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Oak Harbor McDonald's GM tops food chain
When Bill Arnold got a phone call from his wife asking to greet her at the front counter, the timing wasn’t ideal.
It was just after 11 a.m., which meant the Oak Harbor McDonald’s restaurant would soon be brimming with visitors.
“I was downstairs working on some things,” Arnold said. “She called me up here to take her order. I mean, I love my wife to death, but I was like ‘Can’t someone else do that for you?’ because I was kind of busy.”
Soon there were signs that this wasn’t an ordinary visit.
Arnold, general manager of the restaurant, noticed Barb and Ed Johnson, the franchise owners, walking through the door.
Then he saw familiar faces from the corporate office, then the pastor from his church. Finally, he saw supervisor Annette Kelly and her husband holding up a sign.
“I was like, ‘What is going on?’” Arnold said.
Arnold was being recognized for his dedication and service in 30 years with McDonald’s.
The surprise ceremony happened Dec. 27 when he was honored with the Ray Kroc award, named after the McDonald’s Corporation’s founder.
The performance-based award is given to the company’s top 1 percent of general managers in the country.
“He was kind of in shock,” said his wife, Sherrie Arnold. “The look on his face was priceless.
“He works really hard and he loves McDonald’s. We all do.”
The Arnolds, in fact, met at McDonald’s. They worked together at a McDonald’s restaurant in Lawton, Okla.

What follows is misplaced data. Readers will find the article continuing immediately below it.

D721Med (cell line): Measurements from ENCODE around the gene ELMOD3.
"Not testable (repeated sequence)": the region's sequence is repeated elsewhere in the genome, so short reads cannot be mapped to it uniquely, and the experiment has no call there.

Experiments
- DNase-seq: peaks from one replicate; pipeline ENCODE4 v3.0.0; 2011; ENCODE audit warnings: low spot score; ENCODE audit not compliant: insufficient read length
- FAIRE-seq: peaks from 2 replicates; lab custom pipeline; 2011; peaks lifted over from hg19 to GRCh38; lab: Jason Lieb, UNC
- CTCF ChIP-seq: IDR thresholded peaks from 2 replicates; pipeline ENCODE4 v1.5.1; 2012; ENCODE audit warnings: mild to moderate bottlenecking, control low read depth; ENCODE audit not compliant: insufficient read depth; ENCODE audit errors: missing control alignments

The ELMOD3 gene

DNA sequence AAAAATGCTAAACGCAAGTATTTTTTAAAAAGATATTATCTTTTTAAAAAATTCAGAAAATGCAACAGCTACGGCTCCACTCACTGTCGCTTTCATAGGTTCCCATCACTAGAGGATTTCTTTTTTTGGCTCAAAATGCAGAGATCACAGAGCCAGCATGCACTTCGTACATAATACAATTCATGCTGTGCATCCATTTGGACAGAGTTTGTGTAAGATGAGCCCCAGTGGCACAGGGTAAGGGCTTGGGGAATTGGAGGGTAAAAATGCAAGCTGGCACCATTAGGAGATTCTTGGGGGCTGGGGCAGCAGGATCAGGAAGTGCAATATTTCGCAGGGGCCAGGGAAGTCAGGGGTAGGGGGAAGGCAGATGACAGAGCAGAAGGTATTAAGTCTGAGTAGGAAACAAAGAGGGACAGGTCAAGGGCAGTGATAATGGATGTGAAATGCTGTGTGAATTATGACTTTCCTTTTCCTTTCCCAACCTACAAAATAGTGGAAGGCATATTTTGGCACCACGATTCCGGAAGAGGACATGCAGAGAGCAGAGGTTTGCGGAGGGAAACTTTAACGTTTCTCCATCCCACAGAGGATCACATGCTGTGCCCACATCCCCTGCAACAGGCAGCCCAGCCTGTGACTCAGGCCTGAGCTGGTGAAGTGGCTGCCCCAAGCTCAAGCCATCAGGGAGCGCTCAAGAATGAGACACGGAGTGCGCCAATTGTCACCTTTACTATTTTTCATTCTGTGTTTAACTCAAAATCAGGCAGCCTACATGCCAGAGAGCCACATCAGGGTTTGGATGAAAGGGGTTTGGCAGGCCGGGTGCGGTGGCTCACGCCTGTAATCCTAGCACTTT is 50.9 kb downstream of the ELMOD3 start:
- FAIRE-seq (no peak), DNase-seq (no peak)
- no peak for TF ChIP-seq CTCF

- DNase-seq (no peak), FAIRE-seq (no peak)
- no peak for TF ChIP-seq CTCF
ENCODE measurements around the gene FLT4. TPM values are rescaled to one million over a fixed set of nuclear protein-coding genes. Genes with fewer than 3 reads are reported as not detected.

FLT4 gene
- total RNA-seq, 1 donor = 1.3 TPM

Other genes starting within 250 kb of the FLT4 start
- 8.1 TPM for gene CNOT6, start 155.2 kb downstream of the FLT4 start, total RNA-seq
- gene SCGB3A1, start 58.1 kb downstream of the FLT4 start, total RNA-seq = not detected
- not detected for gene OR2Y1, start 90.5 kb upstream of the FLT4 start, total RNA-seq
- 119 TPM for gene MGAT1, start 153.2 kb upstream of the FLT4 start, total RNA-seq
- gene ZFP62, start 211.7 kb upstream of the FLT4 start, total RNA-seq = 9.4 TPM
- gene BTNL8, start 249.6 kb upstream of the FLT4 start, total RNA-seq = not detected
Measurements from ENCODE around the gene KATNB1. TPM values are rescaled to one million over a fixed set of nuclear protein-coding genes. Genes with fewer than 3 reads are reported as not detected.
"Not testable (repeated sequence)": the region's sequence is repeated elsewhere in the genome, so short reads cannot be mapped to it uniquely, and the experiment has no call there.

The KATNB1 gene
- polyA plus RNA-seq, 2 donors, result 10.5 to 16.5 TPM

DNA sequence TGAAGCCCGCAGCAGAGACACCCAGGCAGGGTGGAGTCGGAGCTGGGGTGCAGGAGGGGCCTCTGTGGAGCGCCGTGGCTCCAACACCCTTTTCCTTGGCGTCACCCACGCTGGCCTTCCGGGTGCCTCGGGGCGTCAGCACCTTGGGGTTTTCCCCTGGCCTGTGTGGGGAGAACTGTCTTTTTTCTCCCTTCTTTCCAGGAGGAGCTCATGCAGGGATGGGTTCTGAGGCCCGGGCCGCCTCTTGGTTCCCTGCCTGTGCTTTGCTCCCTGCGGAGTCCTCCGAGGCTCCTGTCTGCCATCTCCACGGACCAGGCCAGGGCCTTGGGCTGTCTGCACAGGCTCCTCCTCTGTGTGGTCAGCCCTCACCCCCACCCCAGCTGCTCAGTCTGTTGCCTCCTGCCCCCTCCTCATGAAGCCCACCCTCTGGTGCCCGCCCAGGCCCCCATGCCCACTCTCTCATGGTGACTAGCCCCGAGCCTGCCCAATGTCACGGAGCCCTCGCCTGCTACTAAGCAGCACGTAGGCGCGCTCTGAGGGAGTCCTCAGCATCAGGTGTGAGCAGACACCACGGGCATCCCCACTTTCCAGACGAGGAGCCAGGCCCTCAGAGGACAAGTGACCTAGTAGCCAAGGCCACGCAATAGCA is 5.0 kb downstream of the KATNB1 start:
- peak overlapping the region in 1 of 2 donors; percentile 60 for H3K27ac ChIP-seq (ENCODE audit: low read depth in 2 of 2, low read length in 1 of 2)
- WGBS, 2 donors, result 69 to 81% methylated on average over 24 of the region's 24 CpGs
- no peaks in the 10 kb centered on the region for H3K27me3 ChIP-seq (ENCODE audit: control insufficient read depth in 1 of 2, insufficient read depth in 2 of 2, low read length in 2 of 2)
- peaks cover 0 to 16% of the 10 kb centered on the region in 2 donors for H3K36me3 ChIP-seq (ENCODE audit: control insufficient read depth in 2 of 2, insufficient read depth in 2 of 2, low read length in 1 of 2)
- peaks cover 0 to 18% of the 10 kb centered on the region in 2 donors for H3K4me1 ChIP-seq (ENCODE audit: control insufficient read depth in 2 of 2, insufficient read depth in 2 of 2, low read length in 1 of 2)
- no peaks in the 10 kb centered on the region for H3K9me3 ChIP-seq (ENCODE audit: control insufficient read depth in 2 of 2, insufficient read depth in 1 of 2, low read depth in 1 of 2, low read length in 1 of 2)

On Valentine’s Day, they’ll celebrate their 25th wedding anniversary.
“She was working the night shift and I was one of the managers,” Bill Arnold recalled. “We met. We had to separate stores once we started seeing each other.”
The Arnolds’ two grown sons also have worked at McDonald’s. Sherrie spent 12 years with the corporation, also rising to the rank of general manager.
“We’re a McFamily,” Bill Arnold said.
The Ray Kroc award is designed to recognize the best store managers in the country. Arnold was one of 142 managers chosen for the award and one of only five in the Northwest region, which is made up of Washington, Oregon, Idaho and Alaska. He earned a cash award, and he and his wife won a three-day trip to Chicago to attend an awards gala in March.
“It’s a team effort; it’s not just me,” said Bill Arnold, 48, who’s worked at the restaurant on Midway Boulevard for two years but has been a part of the corporation since he was 17. “The whole team helps get the results. It’s based on results of the restaurant, my career, sales, operations, inspection scores, all that kind of stuff.
“It’s not a one-man show. I believe in teamwork. I’m a Christian, and that’s real important to me. I thank God for all the success I’ve had.”
Arnold said he knew that he had been nominated for the award but had no idea what was going on when familiar people began arriving at the restaurant. At first, he thought it might be for an inspection.
Sherrie Arnold said it took her husband about 30 seconds to grasp what was happening.
Kelly called Bill Arnold “the face of McDonald’s,” saying he’s constantly smiling and is very customer-friendly.
She said he was deserving of the award.
“It’s a big deal,” she said. “It’s a really cool thing for a small town.”